This opening chapter is April and for the moment the narrator remains nameless, describing the apartment she has recently moved into with her three year old daughter, the narrative begins to waver between past and present tenses in describing, partially, events in her separation with her husband, which appears to be at his instigation, toward the chapter's close it's revealed another woman is involved, but how permanent this relationship is remains uncertain. A deal of this first chapter is taken up with descriptive passages of the apartment, in a sense the prose carries a topographical element, the fixity of place seems to be subconsciously explored. The narrator occupies the top floor of a four storey building, we see her views, snapshots of the external world passing by, the nearby train station, the positioning of windows and what is seen through them, and of course a sense of light, and at times it's absence is prevalent. Single motherhood is a theme that concerned and preoccupied Tsushima's writing a great deal, Territory of Light appears to continue to explore the subject further, there are fledgling signs that the narrator is caught inbetween her parents, her husband and societal conventions, her husband's irresponsibility in regard to her and his daughter becoming apparent, despite this the narrator bears a defiant independence, wanting to keep his influence at a distance, she has her own job at a library for a radio station, relying on her mother to care for her daughter between the childcare. Although the sense that her husband desires continuing contact remains, for how long or whether this will be the beginning of the bone of contention of the novel will maybe begin to emerge into the next chapter.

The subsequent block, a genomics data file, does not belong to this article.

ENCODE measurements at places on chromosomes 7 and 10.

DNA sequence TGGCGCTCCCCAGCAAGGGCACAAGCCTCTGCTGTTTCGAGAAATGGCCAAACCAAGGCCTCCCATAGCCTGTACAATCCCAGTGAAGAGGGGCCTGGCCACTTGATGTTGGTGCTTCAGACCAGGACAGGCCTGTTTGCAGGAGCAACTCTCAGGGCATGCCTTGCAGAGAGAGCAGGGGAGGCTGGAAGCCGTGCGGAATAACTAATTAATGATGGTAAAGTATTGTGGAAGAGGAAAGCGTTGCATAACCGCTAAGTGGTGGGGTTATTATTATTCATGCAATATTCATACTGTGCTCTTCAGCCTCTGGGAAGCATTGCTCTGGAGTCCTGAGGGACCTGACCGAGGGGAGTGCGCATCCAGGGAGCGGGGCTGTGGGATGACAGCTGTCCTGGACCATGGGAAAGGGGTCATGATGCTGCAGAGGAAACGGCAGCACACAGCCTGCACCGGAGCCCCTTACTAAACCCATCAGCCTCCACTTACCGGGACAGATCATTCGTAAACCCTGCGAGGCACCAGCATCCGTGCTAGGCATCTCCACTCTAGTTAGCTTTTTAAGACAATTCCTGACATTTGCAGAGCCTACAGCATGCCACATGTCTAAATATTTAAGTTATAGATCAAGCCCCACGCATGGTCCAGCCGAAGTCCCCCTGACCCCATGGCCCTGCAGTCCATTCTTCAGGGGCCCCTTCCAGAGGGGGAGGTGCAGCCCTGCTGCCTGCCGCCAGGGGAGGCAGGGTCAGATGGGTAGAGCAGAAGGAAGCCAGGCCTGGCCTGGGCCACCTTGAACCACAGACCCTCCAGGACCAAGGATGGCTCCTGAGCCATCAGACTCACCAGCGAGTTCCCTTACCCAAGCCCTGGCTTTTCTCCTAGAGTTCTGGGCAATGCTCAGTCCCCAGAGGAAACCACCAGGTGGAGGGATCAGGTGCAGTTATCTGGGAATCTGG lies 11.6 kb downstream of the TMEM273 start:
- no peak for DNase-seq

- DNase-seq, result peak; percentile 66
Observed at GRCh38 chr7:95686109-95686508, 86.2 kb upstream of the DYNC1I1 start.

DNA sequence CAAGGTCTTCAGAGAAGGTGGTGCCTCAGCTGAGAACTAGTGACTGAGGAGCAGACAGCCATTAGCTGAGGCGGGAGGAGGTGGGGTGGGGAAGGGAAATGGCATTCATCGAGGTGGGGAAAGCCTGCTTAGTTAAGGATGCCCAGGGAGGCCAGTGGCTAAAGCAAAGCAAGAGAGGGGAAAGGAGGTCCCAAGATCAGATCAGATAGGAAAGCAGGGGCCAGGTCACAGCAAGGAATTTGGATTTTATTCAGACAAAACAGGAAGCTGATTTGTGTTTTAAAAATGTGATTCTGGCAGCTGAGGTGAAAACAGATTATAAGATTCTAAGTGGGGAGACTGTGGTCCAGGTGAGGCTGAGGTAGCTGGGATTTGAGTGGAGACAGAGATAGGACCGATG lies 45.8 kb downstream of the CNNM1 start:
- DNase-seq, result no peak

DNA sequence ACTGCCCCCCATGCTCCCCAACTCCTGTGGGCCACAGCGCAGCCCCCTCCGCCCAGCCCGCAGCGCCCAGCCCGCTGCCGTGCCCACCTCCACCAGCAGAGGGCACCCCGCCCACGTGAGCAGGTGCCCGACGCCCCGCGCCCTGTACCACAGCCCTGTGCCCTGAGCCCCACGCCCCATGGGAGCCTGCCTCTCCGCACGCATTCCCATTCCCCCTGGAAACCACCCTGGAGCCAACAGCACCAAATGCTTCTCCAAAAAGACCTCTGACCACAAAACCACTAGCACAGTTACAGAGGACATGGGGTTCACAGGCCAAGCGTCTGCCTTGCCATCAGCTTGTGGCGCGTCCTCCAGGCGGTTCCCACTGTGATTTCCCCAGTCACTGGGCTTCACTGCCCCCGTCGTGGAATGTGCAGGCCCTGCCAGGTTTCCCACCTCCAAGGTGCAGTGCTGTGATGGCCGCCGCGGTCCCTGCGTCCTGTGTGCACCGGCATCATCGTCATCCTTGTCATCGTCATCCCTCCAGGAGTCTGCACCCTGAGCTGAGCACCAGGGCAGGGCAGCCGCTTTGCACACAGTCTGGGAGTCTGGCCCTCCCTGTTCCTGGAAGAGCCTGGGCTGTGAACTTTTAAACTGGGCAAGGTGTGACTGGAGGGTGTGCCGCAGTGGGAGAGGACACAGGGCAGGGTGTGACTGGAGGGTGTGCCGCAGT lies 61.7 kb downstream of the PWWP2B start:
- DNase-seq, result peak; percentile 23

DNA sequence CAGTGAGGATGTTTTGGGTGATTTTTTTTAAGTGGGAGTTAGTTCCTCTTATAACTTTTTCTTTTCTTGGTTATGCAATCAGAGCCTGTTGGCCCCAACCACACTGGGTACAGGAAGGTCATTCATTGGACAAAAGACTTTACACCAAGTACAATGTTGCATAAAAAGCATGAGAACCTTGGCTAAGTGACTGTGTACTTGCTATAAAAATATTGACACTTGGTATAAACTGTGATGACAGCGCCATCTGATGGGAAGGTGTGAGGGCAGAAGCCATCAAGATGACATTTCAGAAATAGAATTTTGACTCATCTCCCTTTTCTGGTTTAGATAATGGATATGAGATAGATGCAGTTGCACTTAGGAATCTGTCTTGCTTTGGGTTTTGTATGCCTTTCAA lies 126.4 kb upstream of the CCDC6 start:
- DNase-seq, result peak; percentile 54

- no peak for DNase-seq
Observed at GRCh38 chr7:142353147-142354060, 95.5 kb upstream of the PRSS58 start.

As with the publisher's description the prose has a luminosity, descriptions of light feel as if their always only a few sentences or passages away, and in this opening chapter we begin to see shadows beginning to be cast by it's principal characters, and whilst reading you get a sense of the potential clash of interests that'll begin to open up between them, added to this the prose also carries the brittle fragility of a recovery. Another aspect is a spatial one, initially with her husband, the narrator searches for an apartment after the rather enigmatic separation, and although the proportions of these buildings is small, for the narrator they represent much larger emotional spaces, the chapter ends with the narrator envisioning a potentially larger canvas for their small space, and before closing a repeating motif also stays in the forefront of the mind - a poem from Goethe, which the narrator has to find for a request at the library, the opening lines repeated - 'Quick now, give up this idle pondering! And lets be off into the great wide world!', it feels it has the tone of a decisive mantra of protection against the vicissitudes forthcoming, but I guess that'll be further revealed for next month.